This essay examines the poetry of anti-apartheid and civil rights activist Keorapetse Kgositsile who struggled for racial equality in South Africa and while in exile in the US in the 1960s and 1970s. It argues that his poetry presents an alternative to circumscribed rights discourses that are imposed within exclusionary racial, national, and cultural ‘particulars’ by hegemonic institutions such as the nation-state, even as they claim to be universalizing. At the same time, he retains an open-ended discursive notion of the universal as the basis for identity, to be realized only through the particular lived experiences of individuals. Such an open-ended universalism cannot be easily co-opted by power precisely because it is slippery and shape-shifting. Every person, in this schema, is a particular, unique addition to a universal horizon of humanity. Rather than setting up the particular in opposition to the universal, Kgositsile harnesses a flexible free-verse poetic form that posits the universal as an unbounded sum of particulars and formulates a revitalized version of humanism as a basis for identity instead. This essay argues that Kgositsile’s exile poetry points to a theoretical space where the cultural and national specificity of certain human rights oppressions, and the fight against them, must necessarily open out into the humane and the universal, tearing across national boundaries to point towards the commonalities that underpin human life and ethics.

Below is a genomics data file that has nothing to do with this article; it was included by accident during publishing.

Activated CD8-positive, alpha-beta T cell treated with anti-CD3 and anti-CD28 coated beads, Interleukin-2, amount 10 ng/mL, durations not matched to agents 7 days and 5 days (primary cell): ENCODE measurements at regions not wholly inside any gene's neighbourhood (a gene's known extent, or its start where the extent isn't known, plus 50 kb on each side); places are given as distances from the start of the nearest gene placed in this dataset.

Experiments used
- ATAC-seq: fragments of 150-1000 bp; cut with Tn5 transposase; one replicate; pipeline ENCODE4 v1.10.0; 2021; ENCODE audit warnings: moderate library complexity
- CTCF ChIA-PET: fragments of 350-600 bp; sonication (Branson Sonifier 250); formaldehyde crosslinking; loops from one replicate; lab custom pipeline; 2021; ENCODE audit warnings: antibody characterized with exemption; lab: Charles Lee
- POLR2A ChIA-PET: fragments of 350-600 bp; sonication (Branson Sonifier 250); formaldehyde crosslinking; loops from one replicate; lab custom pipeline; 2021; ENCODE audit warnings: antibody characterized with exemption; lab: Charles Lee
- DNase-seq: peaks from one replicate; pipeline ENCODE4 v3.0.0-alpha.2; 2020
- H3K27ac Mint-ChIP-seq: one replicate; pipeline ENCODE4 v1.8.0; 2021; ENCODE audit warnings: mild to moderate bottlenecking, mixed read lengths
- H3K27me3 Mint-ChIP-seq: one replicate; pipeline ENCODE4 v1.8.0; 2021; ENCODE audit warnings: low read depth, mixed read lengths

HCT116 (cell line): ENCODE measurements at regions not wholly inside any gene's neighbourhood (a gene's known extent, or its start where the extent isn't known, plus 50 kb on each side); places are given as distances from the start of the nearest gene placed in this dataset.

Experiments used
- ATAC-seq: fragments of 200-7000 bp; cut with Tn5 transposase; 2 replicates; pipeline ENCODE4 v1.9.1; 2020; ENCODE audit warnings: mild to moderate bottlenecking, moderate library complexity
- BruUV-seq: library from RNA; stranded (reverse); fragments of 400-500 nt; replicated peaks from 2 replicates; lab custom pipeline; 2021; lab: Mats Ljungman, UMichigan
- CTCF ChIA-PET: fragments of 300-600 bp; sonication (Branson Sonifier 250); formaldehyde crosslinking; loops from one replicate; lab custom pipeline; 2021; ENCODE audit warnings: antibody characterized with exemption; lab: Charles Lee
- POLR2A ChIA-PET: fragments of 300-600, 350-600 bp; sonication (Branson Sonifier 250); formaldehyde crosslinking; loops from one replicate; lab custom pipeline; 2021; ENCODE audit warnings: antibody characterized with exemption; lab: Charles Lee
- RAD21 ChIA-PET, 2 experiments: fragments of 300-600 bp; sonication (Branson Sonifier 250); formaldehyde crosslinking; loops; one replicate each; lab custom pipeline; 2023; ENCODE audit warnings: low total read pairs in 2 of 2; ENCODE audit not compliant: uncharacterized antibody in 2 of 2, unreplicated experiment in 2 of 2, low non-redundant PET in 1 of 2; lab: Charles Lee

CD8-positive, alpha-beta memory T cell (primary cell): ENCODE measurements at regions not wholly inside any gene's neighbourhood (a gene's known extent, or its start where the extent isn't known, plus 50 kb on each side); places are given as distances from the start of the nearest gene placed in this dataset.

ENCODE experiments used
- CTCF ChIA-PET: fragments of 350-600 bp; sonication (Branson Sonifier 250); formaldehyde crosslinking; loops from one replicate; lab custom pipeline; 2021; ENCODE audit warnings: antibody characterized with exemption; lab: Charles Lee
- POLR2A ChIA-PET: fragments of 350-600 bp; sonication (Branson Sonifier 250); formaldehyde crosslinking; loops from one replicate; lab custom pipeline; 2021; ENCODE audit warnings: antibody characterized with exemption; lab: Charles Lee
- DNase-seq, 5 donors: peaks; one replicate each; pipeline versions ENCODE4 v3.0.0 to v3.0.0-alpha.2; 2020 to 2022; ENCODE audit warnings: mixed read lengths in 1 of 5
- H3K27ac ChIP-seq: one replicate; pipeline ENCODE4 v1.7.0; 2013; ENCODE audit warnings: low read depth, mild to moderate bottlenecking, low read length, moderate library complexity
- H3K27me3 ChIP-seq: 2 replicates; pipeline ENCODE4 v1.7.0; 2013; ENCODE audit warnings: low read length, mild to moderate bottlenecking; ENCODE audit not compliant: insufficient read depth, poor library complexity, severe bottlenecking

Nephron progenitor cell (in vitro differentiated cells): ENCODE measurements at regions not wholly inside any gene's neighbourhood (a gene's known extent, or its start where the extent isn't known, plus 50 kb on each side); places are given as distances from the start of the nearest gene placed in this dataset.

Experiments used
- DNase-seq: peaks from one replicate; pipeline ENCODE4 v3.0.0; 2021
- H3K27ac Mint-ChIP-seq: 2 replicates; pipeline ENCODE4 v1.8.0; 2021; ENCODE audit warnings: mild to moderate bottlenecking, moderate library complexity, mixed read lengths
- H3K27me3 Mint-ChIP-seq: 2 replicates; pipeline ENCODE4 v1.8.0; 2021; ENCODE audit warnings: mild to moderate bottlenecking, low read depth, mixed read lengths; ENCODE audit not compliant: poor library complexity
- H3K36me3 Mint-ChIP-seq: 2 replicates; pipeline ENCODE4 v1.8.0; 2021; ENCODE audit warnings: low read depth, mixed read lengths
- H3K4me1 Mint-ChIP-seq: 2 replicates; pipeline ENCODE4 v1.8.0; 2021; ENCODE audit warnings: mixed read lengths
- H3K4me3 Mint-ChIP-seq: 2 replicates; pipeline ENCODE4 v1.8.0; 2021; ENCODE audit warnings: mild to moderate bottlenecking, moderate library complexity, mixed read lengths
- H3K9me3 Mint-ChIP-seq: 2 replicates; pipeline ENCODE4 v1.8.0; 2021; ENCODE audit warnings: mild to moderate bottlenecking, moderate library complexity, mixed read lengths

This article is a response to contemporary retellings of the Ramayana, including Sagar's television serial, that have desexualized the epic so that it reflects extremely conservative attitudes towards marriage, sex, and sexuality—attitudes that have been harnessed by nationalist and patriarchal discourses to limit women's ways of being in the world. My act of sexing, feministing, and queering the Ramayana disavows the notion of an inherently inflexible and intolerant Hinduism, divorces the epic from its history of nationalist appropriation, and highlights its feminist messages and the ways it sanctions alternative sexualities.

This piece explores the radical religious poetry of the 19th century Oriya saint poet Bhima Bhoi, who delineates a form of rational social organization and equality from within the philosophy of the nirguna bhakti movement. I argue that this poetry provides an alternative marginalized lineage of universalism than that provided by nationalist or colonialist discourses of liberation. And this philosophy of radical universalism was harnessed against both colonial authorities and native elites by poor tribals, thus enabling us to rethink our existing narratives about universalisms and democratic progress.

This article explores the pre-colonial Southern African idea of “a person is a person through other people” as it was coopted by multinational corporations, and as it exceeds these appropriations.

Ph.D. in English, Cornell University. 
M.Phil. in English, University of Cambridge.  
B.A. in English & Related Literature and History from the University of York, UK.

  • Modern Language Association.    
  • American Comparative Literature Association